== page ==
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Title: Judging personality disorder : a systematic review of clinician attitudes and responses to Borderline Personality Disorder ; and, An examination of causal attributions, stigmatising stereotypes and jury decision making regarding the ICD-11 'Severe Personality Disorder, Borderline Pattern' criteria
Author: Baker, James
Awarding Body: University of East Anglia
Current Institution: University of East Anglia
Date of Award: 2020
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Aims: This portfolio aims to aid understanding of processes of mental health stigma relating to “Borderline Personality Disorder” (BPD), and how developments in the nosology of Personality Disorder may affect the perceptions of laypeople in legal settings. It contains a review of the evidence concerning clinician attitudes and reactions toward BPD, and an empirical investigation of the effect of International Classification of Diseases-11 (ICD-11) terminology upon jury decision-making and perceptions. Design: This portfolio consists of an general introduction to the topic, a systematic review of clinician attitudes and responses to BPD, an empirical paper outlining a quasi-experimental study of the effect of the “Severe Personality Disorder, Borderline Pattern” ICD-11 classification upon jury decision-making, an extended methodology, and an overall discussion and evaluation section. Findings: The systematic review confirms that negative attitudes toward BPD remain a problem in clinical groups and are likely to relate to both unhelpful stereotypes and challenging therapeutic interactions, implicating a need for well-evidenced training programmes. Various methodological limitations of this literature are discussed. The empirical paper identified significant differences relating to increased perceptions of dangerousness and the need for segregation and coercion when a defendant’s mental health problems were described as a “Severe Personality Disorder, Borderline Pattern”, although differences in jury-decision making were not observed. Value of work: This work indicates that BPD remains a particularly stigmatised diagnosis among clinicians, and this is likely to remain the case until well-evidenced training programmes are made a crucial component of ongoing professional development. This work makes a novel contribution to the study of jury perceptions and decision-making and is possibly the first to assess the effect of the new ICD-11 classification upon processes of stigma toward Personality Disorder. It has important implications for the way in which clinicians communicate clinical information in legal settings.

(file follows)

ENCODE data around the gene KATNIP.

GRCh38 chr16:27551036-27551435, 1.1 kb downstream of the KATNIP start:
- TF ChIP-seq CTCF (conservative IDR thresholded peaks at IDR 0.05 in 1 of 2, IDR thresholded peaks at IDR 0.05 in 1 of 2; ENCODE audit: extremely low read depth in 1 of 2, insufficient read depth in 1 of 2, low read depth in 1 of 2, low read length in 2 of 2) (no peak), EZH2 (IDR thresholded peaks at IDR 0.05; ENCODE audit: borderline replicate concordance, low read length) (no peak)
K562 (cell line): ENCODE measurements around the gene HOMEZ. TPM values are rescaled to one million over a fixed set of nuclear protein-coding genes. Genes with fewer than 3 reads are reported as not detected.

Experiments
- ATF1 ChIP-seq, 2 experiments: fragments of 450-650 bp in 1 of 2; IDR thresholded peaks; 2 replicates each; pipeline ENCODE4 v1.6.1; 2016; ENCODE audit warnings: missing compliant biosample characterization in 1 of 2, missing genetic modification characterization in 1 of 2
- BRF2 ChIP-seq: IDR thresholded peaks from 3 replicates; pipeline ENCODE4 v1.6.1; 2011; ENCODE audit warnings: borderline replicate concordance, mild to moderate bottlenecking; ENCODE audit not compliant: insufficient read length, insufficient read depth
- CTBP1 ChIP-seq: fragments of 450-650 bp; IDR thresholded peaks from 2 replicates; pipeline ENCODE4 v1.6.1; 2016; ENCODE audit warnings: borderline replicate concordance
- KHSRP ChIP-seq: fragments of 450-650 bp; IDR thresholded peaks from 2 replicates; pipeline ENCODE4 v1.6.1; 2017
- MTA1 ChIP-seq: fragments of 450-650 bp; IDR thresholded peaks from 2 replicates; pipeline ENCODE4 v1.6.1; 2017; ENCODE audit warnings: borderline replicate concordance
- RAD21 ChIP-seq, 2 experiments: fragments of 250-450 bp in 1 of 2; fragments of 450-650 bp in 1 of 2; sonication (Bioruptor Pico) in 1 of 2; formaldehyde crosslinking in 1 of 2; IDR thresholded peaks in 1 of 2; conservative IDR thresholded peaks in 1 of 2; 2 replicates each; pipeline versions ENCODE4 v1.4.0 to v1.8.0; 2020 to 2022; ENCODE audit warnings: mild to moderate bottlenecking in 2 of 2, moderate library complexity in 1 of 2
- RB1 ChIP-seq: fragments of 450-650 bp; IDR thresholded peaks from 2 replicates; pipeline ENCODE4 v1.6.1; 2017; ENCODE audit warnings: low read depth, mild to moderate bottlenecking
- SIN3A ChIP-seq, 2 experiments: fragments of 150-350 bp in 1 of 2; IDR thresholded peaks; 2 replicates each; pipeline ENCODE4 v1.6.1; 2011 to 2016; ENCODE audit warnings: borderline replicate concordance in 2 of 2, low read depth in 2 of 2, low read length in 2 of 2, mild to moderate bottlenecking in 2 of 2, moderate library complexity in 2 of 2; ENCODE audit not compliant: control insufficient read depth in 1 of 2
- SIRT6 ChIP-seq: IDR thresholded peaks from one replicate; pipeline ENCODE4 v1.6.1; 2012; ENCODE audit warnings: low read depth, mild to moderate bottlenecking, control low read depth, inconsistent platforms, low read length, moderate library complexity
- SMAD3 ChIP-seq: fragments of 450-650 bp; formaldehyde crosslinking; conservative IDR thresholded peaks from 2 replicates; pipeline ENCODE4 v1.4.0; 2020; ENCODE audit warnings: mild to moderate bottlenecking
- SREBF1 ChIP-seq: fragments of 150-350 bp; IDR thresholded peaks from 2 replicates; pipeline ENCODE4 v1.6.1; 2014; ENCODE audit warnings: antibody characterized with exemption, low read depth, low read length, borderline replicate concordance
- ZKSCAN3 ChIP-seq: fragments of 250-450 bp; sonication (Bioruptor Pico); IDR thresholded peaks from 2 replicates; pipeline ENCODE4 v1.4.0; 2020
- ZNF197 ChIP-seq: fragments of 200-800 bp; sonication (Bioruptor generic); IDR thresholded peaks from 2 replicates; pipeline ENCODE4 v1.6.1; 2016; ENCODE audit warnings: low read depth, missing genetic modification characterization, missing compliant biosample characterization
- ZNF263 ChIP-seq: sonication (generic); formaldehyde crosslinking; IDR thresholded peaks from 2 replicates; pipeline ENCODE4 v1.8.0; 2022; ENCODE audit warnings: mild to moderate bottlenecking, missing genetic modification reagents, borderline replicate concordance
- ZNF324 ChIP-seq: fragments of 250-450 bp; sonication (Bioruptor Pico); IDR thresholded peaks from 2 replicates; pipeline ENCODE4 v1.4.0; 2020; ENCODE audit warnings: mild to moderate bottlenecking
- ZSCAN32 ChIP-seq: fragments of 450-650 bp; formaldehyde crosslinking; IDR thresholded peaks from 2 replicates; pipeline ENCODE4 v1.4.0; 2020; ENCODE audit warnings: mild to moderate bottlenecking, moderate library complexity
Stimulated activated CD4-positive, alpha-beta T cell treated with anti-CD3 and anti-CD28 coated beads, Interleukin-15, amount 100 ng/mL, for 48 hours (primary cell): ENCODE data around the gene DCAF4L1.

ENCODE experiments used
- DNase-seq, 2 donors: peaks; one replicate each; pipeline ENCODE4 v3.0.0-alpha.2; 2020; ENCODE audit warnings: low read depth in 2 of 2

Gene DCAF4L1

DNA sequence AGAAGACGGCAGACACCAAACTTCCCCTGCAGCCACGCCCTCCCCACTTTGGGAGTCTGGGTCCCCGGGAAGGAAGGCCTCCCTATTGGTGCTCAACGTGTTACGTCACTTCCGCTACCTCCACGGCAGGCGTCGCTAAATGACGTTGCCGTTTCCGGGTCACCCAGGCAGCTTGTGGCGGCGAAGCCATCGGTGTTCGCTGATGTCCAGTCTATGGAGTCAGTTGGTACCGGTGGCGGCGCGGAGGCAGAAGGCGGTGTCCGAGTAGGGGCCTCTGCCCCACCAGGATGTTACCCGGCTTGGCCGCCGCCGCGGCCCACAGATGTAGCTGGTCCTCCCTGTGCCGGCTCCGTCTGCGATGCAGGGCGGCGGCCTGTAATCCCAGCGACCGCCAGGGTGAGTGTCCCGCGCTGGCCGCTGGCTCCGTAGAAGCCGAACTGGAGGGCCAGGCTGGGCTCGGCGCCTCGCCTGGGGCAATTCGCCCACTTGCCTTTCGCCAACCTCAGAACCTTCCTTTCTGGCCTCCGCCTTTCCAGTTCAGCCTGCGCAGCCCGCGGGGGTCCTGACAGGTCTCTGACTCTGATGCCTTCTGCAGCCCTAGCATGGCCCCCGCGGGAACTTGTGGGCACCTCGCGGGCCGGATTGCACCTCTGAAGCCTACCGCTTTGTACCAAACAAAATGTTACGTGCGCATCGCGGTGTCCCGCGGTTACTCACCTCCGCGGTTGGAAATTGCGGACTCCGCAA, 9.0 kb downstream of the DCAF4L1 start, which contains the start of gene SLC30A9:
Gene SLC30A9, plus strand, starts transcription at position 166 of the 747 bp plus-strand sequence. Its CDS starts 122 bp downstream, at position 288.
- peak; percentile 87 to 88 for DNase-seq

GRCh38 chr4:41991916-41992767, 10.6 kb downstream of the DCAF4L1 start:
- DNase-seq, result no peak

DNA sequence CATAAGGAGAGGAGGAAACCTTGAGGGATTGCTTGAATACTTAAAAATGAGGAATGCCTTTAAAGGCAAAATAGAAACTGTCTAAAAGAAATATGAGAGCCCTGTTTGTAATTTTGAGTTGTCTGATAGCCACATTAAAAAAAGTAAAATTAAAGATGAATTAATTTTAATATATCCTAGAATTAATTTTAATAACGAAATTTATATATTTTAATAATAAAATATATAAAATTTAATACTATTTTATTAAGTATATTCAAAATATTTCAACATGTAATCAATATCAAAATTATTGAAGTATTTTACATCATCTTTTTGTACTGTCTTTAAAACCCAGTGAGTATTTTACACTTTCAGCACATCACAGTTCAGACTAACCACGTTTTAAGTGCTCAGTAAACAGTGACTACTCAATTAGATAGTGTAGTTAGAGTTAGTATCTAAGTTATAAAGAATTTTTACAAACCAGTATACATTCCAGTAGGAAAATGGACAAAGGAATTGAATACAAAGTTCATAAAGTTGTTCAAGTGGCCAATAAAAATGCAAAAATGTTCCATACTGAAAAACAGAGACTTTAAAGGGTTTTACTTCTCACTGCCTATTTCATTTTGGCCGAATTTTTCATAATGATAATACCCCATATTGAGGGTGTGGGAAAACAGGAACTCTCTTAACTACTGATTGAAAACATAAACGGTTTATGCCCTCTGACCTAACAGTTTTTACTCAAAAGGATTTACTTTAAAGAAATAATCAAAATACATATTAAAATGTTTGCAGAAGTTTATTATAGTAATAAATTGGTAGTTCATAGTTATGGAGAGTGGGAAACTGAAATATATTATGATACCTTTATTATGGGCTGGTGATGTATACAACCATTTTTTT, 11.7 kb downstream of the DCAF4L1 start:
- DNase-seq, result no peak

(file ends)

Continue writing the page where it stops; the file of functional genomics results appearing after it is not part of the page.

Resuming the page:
Supervisor: Not available Sponsor: Not available
Qualification Name: Thesis (D.Clin.Psy.) Qualification Level: Doctoral
EThOS ID:  DOI: Not available